Most workers get their health care coverage through their place of work. Unfortunately, this means that when workers lose (or change) jobs, they often loose their health insurance. With a changing economy and a transient workforce, loss of coverage and breaks in coverage become more and more common. The Department of Labor estimates that the average 32-year-old has already changed jobs an average of nine times during his or her short working life.9 Health care tax credits would bring greater continuity in coverage by allowing workers to remain coverage regardless of the job or job status.

Unemployed workers also lose the unlimited tax break they get when they participate in employer-based coverage. Current law allows workers to receive a tax break for health care benefits offered to them by their employers. This exclusion of the value of health care benefits from taxation amounted to an estimated $126 billion in federal health care tax breaks in 2000 alone.10 But if a worker is separated from his or her employer-based coverage, that worker no longer has the benefit of the generous tax exclusion.

Therefore, unemployed workers, struggling with a limited income, must use after-tax dollars to buy coverage for themselves and their families. Fixing the tax treatment of health insurance by offering individual health care tax credits would go a long way toward improving access to, and the affordability of, health insurance coverage for uninsured Americans and would bring fairness to the tax code's treatment of health care coverage bought outside the place of work.


Besides giving unemployed workers a health care tax credit, there are other legislative actions Congress can take to help ease the difficulties these workers face with regard to health care coverage. Members of Congress should also change restrictive and outdated laws. For example, Congress should:

  • Allow workers to roll over and keep any unspent balances in flexible savings accounts (FSAs). In today's workforce, it is common for employers to offer their employees a flexible spending account, which allows employees to set aside a specified amount of pre-tax dollars to use on qualified medical expenses. However, under current law, any unused money set aside must be surrendered to the employer at the end of each year. Congress should eliminate this penalizing provision and allow workers to roll over their unspent funds from year to year, rewarding them for saving for future health care expenses. Congress should also allow workers, upon separation from their employer, to withdraw or deposit into another tax-preferred account any unspent balances in their flexible savings account. It is the worker's money that is set aside each year, and workers should be permitted to take the money they have saved with them.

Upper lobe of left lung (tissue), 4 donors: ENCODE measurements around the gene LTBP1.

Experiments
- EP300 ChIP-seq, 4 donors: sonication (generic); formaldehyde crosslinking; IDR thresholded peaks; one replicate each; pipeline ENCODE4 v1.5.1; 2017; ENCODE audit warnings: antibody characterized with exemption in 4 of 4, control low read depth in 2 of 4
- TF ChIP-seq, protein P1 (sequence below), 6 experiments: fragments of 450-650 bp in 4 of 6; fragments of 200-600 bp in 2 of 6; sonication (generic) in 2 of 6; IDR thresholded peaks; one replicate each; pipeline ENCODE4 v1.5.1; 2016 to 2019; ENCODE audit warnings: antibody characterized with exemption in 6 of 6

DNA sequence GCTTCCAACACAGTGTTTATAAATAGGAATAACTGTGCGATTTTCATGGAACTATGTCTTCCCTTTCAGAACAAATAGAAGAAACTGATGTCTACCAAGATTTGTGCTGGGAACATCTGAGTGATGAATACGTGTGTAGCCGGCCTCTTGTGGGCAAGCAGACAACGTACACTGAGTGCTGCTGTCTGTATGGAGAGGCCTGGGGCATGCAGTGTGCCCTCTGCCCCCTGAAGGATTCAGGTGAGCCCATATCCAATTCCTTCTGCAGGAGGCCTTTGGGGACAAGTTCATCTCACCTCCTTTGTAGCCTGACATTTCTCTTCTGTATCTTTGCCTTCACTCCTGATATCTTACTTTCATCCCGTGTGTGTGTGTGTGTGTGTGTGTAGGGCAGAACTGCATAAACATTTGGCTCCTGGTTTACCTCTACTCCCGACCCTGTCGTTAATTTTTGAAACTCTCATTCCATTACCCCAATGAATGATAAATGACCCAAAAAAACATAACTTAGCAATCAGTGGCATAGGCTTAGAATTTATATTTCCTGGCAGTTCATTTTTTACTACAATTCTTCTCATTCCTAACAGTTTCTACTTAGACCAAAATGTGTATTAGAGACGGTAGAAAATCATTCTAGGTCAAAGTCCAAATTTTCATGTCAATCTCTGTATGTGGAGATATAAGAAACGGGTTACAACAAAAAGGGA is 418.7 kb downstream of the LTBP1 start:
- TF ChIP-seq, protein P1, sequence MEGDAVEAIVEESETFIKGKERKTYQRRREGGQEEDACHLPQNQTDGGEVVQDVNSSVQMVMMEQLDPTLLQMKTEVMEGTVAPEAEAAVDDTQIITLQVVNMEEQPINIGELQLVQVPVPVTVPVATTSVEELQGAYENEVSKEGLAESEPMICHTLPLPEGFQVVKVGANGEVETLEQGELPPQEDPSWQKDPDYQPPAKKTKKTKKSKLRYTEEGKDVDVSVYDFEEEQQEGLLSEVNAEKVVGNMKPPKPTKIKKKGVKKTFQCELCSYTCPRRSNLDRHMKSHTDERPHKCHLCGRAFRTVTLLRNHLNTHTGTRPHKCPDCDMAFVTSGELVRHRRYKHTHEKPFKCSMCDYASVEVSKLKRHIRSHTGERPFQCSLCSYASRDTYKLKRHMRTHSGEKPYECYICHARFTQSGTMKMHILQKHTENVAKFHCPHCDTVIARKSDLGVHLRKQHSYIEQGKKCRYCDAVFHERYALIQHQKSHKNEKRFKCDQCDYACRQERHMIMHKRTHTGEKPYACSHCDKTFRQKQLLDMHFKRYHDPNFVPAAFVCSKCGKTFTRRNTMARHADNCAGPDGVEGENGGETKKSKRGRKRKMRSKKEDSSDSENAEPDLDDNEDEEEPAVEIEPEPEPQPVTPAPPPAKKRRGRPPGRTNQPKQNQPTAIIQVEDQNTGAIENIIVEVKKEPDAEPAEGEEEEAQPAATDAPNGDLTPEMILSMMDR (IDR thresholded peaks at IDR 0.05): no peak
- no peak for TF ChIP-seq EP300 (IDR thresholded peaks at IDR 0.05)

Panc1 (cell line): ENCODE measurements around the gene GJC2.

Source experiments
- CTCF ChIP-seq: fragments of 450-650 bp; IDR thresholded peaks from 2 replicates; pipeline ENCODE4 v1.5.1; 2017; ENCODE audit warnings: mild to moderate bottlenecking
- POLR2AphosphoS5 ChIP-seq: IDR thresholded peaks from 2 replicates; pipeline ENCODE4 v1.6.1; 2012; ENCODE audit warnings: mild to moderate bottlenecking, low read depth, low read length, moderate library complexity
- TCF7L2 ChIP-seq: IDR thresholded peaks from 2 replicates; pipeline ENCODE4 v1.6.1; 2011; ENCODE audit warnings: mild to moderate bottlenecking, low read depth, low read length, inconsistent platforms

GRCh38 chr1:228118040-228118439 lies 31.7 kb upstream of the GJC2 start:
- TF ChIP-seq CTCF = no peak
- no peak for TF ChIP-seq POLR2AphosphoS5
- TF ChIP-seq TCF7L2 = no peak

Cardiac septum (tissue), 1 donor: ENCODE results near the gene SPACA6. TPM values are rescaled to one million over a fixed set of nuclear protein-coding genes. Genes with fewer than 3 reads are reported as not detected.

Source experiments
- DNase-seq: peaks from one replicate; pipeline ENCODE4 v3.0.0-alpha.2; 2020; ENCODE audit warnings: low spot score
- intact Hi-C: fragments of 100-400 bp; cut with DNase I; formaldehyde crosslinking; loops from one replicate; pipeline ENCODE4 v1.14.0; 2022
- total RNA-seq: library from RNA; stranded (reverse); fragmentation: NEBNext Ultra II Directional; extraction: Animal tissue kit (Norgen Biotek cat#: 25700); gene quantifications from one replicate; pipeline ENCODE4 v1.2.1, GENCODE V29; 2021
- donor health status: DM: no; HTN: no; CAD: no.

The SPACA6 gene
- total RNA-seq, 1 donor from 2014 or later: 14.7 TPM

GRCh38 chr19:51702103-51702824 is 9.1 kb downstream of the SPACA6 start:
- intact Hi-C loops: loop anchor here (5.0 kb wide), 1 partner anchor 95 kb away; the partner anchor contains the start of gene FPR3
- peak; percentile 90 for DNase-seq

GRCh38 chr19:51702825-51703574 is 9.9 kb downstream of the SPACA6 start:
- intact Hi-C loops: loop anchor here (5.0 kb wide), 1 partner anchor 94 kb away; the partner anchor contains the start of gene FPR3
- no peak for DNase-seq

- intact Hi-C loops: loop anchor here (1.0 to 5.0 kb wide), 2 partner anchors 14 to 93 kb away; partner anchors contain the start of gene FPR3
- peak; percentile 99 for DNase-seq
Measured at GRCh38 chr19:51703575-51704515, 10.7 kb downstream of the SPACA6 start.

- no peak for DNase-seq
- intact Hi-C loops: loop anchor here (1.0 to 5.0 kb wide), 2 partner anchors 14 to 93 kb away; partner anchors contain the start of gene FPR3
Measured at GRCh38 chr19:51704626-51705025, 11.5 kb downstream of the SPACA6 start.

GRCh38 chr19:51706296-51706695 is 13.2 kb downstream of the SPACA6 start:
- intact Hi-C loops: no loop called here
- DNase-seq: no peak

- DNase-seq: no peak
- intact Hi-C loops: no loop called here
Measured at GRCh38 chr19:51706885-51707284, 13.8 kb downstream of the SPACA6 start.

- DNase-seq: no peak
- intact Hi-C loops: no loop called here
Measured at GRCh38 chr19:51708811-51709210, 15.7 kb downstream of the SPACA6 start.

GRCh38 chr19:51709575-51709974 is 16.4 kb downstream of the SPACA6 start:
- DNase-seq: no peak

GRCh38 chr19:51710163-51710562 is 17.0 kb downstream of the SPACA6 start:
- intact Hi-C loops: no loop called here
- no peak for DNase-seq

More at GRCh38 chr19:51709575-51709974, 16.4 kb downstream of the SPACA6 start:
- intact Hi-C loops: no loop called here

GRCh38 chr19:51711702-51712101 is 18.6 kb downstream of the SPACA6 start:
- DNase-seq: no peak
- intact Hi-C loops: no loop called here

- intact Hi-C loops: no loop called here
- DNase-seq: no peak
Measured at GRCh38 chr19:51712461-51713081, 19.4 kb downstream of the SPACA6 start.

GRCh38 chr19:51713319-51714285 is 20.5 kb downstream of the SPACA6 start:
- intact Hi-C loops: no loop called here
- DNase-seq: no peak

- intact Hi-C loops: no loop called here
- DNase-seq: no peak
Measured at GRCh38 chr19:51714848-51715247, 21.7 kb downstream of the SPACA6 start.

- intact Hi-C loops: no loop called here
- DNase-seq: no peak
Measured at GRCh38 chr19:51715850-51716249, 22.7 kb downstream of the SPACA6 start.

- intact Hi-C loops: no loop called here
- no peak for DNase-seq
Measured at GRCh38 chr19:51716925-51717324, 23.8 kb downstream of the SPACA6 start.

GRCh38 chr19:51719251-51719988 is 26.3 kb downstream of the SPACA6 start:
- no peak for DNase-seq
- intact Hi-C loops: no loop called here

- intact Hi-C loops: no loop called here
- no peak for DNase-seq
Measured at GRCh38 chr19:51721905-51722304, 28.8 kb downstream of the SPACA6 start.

• Remove the restrictions on medical savings accounts (MSAs). According to recent Department of the Treasury statistics, 73 percent of persons who purchased a medical savings account were previously without insurance.11 From their original passage, medical savings accounts have been burdened with overly restrictive provisions. Congress should remove those provisions that prevent greater participation. This includes such improvements as (1) making the accounts permanent; (2) removing the cap on the number of policies that can be sold; (3) eliminating the restrictions on eligible participants; (4) lowering the required deductible; and (5) allowing both employer and employee contributions. MSAs can be a practical and affordable coverage solution for individuals and families, especially if the cost of traditional first-dollar coverage is too expensive.


Hard-working Americans should not be without health care coverage. Perhaps it is impossible to enact a comprehensive bill to resolve the problem of the 41.2 million Americans who are without coverage, but there is no reason why Congress cannot take a significant step to reduce the problem or prevent it from getting worse. One obvious place to start is with those who lost their insurance coverage when they lost their jobs.

As the House and the Senate consider extending unemployment compensation benefits, Members of Congress should not forget the hundreds of thousands of unemployed workers and families who lost their health care coverage with their jobs. While Congress may not be able to resolve the entire problem of the uninsured this year, it can make significant progress by giving unemployed workers a health care tax credit to help them get health care coverage they want and can afford.

Nina Owcharenko is a Health Care Policy Analyst at The Heritage Foundation

1 See H.R. 3529 as passed by the U.S. House of Representatives on December 20, 2002, and H.R. 622 as passed by the U.S. House of Representatives on February 14, 2002, at

3 Jennifer N. Edwards et al., "The Erosion of Employer Based Health Coverage and the Threat to Worker's Health Care: Findings from The Commonwealth Fund 2002 Workplace Health Insurance Survey," Issue Brief, Commonwealth Fund, August 2002, p. 7.

4 Ibid.

5 Kaiser Family Foundation and Health Research and Educational Trust, Employer Health Benefits, 2002, Annual Survey (Menlo Park, Cal.: Kaiser Family Foundation, 2002), pp. 13, 23.

6 Edwards et al., p. 4.


9 The Honorable Elaine L. Chao, U.S. Secretary of Labor, " Making America Work: Meeting the Challenges of the 21st Century Workforce," June 20, 2001, at

10 Council of Economic Advisers, " Health Insurance Credits," February 14, 2002, p. 4, at

11 "73 Percent of MSAs Purchased by Previously Uninsured; MSAs Vital to Help the Uninsured Get Coverage," press release, Council for Affordable Health Insurance, October 3, 2002.


Nina Owcharenko Schaefer

Senior Research Fellow, Health Policy